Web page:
Make your own stock
Stock is one of the easiest things in the world to make yourself and the homemade stuff is a hundred times better than packaged liquid stock and many more times better than the dreaded cubes. Homemade stock is also very economical and a great way to use up the bones and other leftover bits from chicken, beef and fish.
A good stock starts with:
- 2 onions, cut in half & skin on
- A few cloves of garlic, chopped in half
- A couple of bay leaves
- Piece of lemon rind
- 2â€“3 carrots, sliced down the middle
- Couple of chopped celery stalks
- Handful whole black peppercorns
- Sprig of thyme or oregano.
- Of course, you need lots of water, too.
To make vegetable stock, you can add pretty much any vegetables you have handy, though you should avoid cauliflower, broccoli and cabbage. Potatoes will make stock starchy so they, too, are best avoided.
A good vegie mix is one tomato cut and seeded, a cob of corn, a piece of celeriac, two zucchini and a handful of beans. Pumpkin can be added to stock but will go mushy and make your stock an orange colour. If using pumpkin you should strain your stock with muslin rather than a strainer.
Place all your ingredients in the base of a five-litre stock pot and fill with water. Bring to the boil and simmer for 1â€“ 2, hours depending on the intensity of flavour you want. Sea salt is optional according to taste.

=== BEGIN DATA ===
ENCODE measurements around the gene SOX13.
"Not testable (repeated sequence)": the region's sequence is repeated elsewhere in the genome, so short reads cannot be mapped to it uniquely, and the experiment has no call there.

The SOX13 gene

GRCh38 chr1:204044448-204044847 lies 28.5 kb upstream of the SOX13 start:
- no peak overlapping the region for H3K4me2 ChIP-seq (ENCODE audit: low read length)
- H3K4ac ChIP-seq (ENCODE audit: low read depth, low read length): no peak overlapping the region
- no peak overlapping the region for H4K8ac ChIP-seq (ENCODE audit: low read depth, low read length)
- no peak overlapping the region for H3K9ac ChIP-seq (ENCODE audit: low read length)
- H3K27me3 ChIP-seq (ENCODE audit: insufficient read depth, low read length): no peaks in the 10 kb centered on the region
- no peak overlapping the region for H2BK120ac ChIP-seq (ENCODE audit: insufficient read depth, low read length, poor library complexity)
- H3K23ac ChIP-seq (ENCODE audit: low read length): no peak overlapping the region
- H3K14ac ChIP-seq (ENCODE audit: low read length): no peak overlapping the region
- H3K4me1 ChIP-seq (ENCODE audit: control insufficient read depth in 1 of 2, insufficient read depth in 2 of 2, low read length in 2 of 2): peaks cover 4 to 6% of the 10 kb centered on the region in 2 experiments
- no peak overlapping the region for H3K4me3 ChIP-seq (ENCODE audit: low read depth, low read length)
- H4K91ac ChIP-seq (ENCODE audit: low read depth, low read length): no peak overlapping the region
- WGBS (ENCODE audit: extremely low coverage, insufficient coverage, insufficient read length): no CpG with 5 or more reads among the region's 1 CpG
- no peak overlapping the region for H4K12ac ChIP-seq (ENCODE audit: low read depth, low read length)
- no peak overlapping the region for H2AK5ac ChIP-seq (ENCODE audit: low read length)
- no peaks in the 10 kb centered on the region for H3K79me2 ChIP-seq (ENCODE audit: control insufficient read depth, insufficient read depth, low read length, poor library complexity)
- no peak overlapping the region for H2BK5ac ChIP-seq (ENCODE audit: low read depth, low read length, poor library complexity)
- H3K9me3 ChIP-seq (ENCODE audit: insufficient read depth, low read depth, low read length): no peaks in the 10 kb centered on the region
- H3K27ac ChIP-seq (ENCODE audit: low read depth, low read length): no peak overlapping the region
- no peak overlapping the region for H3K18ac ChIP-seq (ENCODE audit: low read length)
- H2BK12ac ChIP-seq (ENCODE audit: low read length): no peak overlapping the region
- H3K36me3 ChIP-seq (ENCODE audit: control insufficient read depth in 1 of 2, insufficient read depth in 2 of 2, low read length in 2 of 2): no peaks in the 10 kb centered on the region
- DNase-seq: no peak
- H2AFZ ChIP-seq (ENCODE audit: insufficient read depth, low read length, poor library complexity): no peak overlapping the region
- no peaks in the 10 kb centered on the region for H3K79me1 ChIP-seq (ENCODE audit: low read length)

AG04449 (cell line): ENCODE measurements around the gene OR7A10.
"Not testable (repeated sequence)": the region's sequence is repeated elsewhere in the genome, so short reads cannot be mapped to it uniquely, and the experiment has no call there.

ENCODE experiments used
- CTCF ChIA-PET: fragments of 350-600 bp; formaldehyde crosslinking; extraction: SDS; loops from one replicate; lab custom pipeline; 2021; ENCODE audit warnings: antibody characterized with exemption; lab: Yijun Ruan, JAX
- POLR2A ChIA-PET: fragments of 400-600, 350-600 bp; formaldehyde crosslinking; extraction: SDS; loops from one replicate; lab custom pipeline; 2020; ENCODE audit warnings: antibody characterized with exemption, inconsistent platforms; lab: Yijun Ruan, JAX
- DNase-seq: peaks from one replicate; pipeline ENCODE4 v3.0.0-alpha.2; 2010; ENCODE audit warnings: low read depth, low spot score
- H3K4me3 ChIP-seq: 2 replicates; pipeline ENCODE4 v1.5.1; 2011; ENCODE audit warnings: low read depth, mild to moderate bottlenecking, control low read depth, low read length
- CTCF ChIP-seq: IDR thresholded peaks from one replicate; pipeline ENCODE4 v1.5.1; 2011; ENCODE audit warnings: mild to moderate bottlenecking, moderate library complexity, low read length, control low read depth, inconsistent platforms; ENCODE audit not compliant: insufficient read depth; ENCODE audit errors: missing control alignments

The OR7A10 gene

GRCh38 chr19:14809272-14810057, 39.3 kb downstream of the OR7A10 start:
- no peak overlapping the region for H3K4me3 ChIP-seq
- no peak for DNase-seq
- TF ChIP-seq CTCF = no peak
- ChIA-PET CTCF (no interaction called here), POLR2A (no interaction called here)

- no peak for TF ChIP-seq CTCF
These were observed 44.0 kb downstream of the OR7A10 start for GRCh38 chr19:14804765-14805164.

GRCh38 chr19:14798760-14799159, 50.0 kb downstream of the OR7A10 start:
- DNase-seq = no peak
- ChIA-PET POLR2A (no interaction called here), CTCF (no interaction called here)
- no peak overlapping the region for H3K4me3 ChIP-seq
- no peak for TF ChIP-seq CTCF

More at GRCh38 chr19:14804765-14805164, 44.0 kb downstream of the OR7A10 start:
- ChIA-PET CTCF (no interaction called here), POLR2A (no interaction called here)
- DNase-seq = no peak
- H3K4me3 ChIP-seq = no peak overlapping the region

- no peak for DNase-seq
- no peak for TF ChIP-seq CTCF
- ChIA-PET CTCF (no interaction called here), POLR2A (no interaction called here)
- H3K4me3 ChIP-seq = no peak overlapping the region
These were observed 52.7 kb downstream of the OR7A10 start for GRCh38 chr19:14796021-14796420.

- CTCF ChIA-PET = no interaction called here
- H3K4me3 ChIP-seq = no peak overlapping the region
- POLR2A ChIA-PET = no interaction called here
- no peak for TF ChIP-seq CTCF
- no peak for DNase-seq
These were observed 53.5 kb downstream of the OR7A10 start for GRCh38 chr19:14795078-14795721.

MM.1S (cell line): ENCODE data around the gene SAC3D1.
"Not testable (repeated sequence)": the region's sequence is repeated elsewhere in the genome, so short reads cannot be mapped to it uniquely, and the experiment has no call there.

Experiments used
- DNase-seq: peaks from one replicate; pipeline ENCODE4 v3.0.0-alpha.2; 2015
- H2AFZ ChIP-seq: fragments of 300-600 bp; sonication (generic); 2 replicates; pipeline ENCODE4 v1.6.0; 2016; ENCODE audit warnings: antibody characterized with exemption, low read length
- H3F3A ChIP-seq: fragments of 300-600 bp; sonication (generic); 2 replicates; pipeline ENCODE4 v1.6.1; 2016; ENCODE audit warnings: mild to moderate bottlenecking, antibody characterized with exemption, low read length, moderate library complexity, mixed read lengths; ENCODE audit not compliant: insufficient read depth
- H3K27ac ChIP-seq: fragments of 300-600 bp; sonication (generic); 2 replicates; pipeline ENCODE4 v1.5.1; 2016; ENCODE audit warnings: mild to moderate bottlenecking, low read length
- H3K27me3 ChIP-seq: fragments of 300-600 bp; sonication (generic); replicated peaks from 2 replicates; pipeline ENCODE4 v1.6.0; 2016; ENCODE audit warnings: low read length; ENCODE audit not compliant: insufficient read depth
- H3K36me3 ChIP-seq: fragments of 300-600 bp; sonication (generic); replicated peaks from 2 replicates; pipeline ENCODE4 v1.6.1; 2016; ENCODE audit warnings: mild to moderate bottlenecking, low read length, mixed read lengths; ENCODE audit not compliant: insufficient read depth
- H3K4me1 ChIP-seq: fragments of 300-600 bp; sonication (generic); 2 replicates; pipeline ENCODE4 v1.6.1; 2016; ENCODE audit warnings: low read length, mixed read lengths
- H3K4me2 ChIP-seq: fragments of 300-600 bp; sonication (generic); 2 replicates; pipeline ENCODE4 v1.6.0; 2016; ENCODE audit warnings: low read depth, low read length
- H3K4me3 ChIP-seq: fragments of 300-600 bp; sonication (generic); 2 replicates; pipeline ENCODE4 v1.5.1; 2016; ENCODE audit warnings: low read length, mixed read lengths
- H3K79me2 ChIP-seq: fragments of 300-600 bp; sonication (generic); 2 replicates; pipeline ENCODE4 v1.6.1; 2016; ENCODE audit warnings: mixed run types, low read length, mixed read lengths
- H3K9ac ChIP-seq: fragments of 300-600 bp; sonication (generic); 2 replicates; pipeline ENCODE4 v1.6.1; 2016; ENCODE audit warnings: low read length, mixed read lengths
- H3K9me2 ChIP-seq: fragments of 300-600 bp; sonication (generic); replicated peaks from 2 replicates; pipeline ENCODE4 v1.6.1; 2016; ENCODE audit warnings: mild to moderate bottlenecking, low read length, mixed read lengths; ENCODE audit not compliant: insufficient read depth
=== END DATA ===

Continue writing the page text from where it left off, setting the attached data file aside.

For chicken stock use 1 or 2 cooked chook carcasses. Alternatively, you can use 6â€“8 chicken wings seasoned and baked in a hot oven until golden. As with the vegetable stock, place chicken and base ingredients into the pot, fill with water and simmer for a couple of hours. You are less likely to need much salt for chicken stock.
To make fish stock use a raw fish scraps, a fish carcass and crab shells or lobster shells. Some people like to use prawn heads as well. Use lemon thyme instead of regular thyme or oregano and add a squeeze of lemon juice and a splash of a good dry white wine. When making fish stock, soften the vegetables before adding fish as the fish shouldnâ€™t simmer for more than an hour.
For beef, veal or lamb stock, use bones. Many butchers sell bags of stock bones. Alternatively, you can buy a rib roast or a few T-bones, eat the steak and save the bones for your stock. Your bones should still have a bit of meat on them. If using a bag of stock bones from the butcher, season and roast them along with the onions, garlic and carrots before adding to the pot. Roasting will give you a beautiful, dark-coloured and richly flavoured stock.
Once your stock has simmered for long enough, allow it to cool and then pour through a fine strainer or sieve. Alternatively, you can use muslin to strain if any of your ingredients are particularly mushy and likely to pass through the strainer.
TIP: Stock will keep in the fridge for a few days or can be frozen for several months. To freeze it, you can either use plastic containers, ice block trays or well-sealed zip-lock bags. Freezing in small quantities will avoid waste.
Make your own stock
When you cook a chicken or whole fish, donâ€™t throw out the bits you donâ€™t serve. Make your own stock for your next risotto or soup.